Just when you thought it was safe to venture into the dairy market, prices drop by 8.8 per cent.
Last week's 1080 threat aside, the latest auction was about prices coming back down to earth after a couple of big gains in February.
Back then, it looked like production was going to be hit hard by the drought, so up they went.
It's happened before. The size, scale and duration of the last drought had a big bearing on prices going ballistic last season.
At the margin, last week's threatened contamination may have been a factor, but the rules of supply and demand were more likely to have been at play.
In its latest update, Fonterra stuck by its prediction that production would fall by a chunky 3.3 per cent compared with last season but the market is sceptical.
Going on season to date data, production in the nine months to February 28 was running 1.5 per cent higher than the same period a year earlier, which means supply is going to have to drop like a stone for that kind of contraction to take place.
In the futures market, which in the lead-up to the latest sale has been an accurate predictor of the physical market, prices have been falling thanks to Fonterra putting more product up for sale via the GDT platform. The auction was about the market coming to the realisation that more supply is around than was previously thought. On the demand side, the situation is still not clear.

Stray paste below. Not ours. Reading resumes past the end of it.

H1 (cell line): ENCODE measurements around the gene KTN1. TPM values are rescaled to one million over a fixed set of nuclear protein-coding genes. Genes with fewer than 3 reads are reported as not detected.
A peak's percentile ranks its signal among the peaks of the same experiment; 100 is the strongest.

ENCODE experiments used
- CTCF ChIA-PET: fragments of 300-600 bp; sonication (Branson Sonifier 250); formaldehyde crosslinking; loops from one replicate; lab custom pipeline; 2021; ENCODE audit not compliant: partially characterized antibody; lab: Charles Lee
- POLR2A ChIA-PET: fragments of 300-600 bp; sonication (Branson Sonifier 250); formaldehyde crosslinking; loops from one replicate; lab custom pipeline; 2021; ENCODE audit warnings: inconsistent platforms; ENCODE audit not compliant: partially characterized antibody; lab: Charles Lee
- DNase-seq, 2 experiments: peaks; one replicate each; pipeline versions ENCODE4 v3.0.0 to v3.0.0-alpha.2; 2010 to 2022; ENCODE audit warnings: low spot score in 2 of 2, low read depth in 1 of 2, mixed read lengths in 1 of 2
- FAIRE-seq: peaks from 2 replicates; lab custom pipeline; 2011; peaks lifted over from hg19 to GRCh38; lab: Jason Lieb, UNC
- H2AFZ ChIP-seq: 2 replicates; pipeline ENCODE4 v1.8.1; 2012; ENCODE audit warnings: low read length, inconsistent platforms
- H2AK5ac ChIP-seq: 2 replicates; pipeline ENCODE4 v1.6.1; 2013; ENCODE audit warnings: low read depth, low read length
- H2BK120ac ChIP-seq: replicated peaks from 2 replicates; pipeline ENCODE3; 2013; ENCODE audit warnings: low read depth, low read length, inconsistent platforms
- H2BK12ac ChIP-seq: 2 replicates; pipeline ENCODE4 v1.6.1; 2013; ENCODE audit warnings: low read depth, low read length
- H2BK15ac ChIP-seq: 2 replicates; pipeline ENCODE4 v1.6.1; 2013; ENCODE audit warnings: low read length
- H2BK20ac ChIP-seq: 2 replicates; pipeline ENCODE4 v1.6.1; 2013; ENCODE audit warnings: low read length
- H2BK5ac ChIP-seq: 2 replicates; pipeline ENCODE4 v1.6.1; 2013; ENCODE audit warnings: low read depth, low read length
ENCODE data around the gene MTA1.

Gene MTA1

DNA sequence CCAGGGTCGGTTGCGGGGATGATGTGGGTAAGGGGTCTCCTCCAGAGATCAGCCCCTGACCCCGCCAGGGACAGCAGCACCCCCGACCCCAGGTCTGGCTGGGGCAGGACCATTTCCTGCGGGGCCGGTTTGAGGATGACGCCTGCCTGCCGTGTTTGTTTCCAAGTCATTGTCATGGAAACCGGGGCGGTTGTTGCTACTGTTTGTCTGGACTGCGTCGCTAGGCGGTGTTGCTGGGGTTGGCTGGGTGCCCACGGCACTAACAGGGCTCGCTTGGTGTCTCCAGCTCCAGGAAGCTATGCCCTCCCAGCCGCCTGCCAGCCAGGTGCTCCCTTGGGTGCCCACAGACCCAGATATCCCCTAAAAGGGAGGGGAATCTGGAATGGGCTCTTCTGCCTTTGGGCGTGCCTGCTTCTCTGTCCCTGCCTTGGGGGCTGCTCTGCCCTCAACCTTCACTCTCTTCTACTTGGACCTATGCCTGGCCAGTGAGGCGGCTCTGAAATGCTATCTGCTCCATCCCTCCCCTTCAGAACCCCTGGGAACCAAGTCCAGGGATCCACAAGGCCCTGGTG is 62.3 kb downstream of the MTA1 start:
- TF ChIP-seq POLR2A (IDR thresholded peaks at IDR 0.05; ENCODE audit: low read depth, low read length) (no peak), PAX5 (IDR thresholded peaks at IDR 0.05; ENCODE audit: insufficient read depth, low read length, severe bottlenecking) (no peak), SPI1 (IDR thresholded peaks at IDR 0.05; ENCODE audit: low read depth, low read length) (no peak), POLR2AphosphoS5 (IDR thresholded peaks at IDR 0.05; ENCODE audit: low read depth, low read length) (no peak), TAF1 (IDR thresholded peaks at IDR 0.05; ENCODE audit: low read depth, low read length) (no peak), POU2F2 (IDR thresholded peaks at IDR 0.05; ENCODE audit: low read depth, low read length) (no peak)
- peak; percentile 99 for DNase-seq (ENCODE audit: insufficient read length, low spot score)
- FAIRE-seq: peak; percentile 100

These wild swings in dairy prices - 50 per cent down last year - look like becoming a permanent part of the commodities landscape.
Dairy has for decades gone from strength to strength. Broadly, it is estimated to represent something like 10 per cent of GDP and is by a country mile New Zealand's biggest export.
Last week's 1080 scare brought the country momentarily to a standstill, with good reason. Previous food safety scares have had serious ramifications.
The current pullback in prices, while temporary, will doubtless make its presence felt in the terms of the trade. Despite dairy's spectacular performance, the events of the last few days serve as a reminder that the economy has a soft underbelly.